This first volume in Kent State University’s Bicentennial Edition of the Novels and Related Works of Charles Brockden Brown presents critical texts of Brown’s first published novel, Wieland, and of the fragment, “Carwin,” which he began in 1798 as a companion-piece to his novel. The texts are based on the first printings: the book edition of Wieland printed by T. and J. Swords in New York and published there by Hocquet Caritat in 1798, and the installments of “Carwin” that appeared in the Literary Magazine in Philadelphia in 1803, 1804, and 1805.
The Historical Essay by Alexander Cowie, which follows the texts, discusses the facts surrounding the composition, publication, and reception of both works and their place in America’s literary history, and the Textual Essay by S.W. Reid discusses the copy-texts for the present edition, the transmission of the texts, and the editorial decisions that have been based on these considerations. Also appended are photographs of the notebook pages containing Brown’s “Outline” of Wieland, along with our transcription of it. Moreover, as the first in a series of volumes, this volume offers, as well, a note on the principles and procedures guiding the editing of all works in the Bicentennial Edition.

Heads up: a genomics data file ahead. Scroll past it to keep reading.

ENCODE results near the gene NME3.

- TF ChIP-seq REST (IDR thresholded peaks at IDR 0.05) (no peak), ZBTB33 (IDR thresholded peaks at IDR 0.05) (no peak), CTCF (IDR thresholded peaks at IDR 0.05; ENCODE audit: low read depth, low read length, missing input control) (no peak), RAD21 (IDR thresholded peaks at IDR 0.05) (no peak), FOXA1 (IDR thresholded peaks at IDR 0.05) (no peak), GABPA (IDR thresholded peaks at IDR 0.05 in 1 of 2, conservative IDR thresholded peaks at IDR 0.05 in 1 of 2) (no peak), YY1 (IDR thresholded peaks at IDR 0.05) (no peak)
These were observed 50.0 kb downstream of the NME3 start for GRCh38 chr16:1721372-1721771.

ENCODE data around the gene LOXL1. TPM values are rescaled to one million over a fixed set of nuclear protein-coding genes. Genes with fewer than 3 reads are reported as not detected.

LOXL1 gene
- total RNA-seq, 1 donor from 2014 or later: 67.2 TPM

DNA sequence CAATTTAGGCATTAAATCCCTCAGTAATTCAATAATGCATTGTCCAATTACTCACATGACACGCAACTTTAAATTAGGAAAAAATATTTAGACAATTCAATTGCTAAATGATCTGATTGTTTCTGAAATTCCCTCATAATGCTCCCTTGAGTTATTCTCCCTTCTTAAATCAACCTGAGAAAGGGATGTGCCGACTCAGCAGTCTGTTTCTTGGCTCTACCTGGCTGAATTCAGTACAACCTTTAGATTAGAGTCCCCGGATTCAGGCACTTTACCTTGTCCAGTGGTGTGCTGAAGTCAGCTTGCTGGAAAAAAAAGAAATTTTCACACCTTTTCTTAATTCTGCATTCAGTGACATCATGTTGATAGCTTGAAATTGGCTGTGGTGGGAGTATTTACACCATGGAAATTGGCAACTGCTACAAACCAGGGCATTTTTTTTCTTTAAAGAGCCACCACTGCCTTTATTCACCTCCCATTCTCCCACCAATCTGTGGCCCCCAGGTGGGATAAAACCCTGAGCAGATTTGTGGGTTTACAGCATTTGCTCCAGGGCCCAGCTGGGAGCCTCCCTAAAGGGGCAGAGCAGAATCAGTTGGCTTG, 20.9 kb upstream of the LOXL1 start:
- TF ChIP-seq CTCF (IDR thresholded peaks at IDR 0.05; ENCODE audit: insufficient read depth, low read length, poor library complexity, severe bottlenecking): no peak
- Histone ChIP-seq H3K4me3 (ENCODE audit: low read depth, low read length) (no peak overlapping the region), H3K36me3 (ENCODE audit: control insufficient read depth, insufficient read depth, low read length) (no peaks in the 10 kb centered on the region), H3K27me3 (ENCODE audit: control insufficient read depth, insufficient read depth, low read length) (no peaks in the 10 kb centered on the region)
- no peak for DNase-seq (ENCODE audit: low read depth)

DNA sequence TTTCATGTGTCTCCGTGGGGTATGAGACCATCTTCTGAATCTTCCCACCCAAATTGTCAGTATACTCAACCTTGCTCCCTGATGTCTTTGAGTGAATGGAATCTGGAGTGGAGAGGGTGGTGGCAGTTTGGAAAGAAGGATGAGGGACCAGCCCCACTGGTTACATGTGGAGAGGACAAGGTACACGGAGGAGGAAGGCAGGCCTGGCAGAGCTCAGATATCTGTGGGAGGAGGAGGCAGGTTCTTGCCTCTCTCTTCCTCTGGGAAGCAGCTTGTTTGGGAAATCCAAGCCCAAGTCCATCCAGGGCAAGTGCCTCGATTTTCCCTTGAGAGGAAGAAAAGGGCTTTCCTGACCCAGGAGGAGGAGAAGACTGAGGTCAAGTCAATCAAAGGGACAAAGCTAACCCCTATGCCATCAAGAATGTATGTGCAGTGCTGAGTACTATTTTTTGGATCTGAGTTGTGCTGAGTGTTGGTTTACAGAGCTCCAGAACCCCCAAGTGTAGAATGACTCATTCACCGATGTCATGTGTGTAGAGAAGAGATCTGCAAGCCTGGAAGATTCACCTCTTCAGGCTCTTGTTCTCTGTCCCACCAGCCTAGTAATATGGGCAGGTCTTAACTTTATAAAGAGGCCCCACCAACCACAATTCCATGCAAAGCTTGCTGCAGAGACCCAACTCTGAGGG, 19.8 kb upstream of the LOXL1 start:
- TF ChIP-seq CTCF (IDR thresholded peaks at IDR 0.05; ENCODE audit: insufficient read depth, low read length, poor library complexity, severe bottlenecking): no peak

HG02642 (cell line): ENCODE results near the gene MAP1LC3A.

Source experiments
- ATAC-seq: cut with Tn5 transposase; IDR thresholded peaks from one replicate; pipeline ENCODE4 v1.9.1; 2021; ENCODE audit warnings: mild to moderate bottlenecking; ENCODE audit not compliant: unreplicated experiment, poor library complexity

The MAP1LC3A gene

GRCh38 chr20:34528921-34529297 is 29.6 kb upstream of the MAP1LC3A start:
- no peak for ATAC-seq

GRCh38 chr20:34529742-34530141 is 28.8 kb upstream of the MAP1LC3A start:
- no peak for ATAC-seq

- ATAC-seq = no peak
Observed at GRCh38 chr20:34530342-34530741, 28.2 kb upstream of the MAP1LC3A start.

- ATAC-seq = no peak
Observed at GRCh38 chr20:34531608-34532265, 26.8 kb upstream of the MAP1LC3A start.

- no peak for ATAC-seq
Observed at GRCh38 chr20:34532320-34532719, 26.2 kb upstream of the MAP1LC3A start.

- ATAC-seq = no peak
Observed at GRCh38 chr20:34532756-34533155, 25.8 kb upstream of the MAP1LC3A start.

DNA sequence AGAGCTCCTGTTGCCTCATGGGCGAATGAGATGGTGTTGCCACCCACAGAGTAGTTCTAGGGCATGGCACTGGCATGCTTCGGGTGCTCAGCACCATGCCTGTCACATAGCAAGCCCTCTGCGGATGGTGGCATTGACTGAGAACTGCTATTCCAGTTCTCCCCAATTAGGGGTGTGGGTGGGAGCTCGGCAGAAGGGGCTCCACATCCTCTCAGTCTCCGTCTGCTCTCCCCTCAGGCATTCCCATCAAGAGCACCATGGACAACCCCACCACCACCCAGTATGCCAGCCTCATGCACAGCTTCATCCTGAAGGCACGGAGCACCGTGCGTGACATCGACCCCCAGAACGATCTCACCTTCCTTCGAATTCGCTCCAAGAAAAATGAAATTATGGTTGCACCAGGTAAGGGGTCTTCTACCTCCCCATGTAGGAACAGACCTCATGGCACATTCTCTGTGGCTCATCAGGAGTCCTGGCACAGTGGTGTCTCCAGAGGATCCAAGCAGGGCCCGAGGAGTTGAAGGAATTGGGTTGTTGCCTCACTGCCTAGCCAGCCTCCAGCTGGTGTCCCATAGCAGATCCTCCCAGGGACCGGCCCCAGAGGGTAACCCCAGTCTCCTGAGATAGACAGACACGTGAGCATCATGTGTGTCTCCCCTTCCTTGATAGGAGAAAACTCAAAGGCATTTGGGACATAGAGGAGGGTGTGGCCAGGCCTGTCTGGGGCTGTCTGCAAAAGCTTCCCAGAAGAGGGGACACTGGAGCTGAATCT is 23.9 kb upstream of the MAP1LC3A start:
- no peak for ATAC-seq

The Kent State University Press is the publishing arm of Kent State University. Our imprint is controlled by an editorial board composed of Kent faculty scholars. As a member of the Association of American University Presses, the Press is included in the select group of more than 100 university-sponsored scholarly presses, whose outstanding programs make them an important segment of the academic and publishing communities.The Press began in 1965 under the direction of Howard Allen and published in the University faculty strengths in literary criticism. In 1972 Paul Rohmann became the Press’s second director and expanded the Press’s publishing program to include regional studies and ethnomusicology. In 1985 historian John Hubbell assumed the directorship and grew the staff and publishing program to include widely regarded lists in Civil War and Ohio history. Today, under director Will Underwood, the Press annually publishes two journals and 35 titles in history, literature, and regional studies that further knowledge of the humanities and preserve and promote a literate society.